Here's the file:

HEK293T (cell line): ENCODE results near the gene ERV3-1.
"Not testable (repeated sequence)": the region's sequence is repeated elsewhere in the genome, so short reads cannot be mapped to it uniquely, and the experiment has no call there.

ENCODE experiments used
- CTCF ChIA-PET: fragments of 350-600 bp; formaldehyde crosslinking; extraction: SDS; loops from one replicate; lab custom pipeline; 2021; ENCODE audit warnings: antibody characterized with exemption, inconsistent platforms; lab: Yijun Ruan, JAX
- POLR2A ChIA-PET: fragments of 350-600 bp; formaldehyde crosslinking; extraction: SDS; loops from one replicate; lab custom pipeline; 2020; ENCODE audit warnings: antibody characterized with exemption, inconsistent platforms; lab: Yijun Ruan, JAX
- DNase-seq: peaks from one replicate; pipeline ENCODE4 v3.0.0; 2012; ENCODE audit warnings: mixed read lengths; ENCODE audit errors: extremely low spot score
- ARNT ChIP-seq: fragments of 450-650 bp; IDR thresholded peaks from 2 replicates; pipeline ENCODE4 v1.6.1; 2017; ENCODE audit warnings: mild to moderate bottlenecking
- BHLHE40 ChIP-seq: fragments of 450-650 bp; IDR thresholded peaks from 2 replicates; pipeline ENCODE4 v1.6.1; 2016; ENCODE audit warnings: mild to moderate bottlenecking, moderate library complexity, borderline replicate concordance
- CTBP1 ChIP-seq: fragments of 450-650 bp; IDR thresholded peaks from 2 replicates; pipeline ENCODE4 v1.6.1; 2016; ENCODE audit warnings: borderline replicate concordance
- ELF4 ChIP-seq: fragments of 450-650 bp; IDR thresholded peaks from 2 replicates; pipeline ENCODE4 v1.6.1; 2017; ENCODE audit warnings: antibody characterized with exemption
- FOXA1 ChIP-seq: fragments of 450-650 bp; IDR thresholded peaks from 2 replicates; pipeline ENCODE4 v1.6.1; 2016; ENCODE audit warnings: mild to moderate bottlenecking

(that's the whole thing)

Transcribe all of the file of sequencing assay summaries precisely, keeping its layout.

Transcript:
HEK293T (cell line): ENCODE results near the gene ERV3-1.
"Not testable (repeated sequence)": the region's sequence is repeated elsewhere in the genome, so short reads cannot be mapped to it uniquely, and the experiment has no call there.

ENCODE experiments used
- CTCF ChIA-PET: fragments of 350-600 bp; formaldehyde crosslinking; extraction: SDS; loops from one replicate; lab custom pipeline; 2021; ENCODE audit warnings: antibody characterized with exemption, inconsistent platforms; lab: Yijun Ruan, JAX
- POLR2A ChIA-PET: fragments of 350-600 bp; formaldehyde crosslinking; extraction: SDS; loops from one replicate; lab custom pipeline; 2020; ENCODE audit warnings: antibody characterized with exemption, inconsistent platforms; lab: Yijun Ruan, JAX
- DNase-seq: peaks from one replicate; pipeline ENCODE4 v3.0.0; 2012; ENCODE audit warnings: mixed read lengths; ENCODE audit errors: extremely low spot score
- ARNT ChIP-seq: fragments of 450-650 bp; IDR thresholded peaks from 2 replicates; pipeline ENCODE4 v1.6.1; 2017; ENCODE audit warnings: mild to moderate bottlenecking
- BHLHE40 ChIP-seq: fragments of 450-650 bp; IDR thresholded peaks from 2 replicates; pipeline ENCODE4 v1.6.1; 2016; ENCODE audit warnings: mild to moderate bottlenecking, moderate library complexity, borderline replicate concordance
- CTBP1 ChIP-seq: fragments of 450-650 bp; IDR thresholded peaks from 2 replicates; pipeline ENCODE4 v1.6.1; 2016; ENCODE audit warnings: borderline replicate concordance
- ELF4 ChIP-seq: fragments of 450-650 bp; IDR thresholded peaks from 2 replicates; pipeline ENCODE4 v1.6.1; 2017; ENCODE audit warnings: antibody characterized with exemption
- FOXA1 ChIP-seq: fragments of 450-650 bp; IDR thresholded peaks from 2 replicates; pipeline ENCODE4 v1.6.1; 2016; ENCODE audit warnings: mild to moderate bottlenecking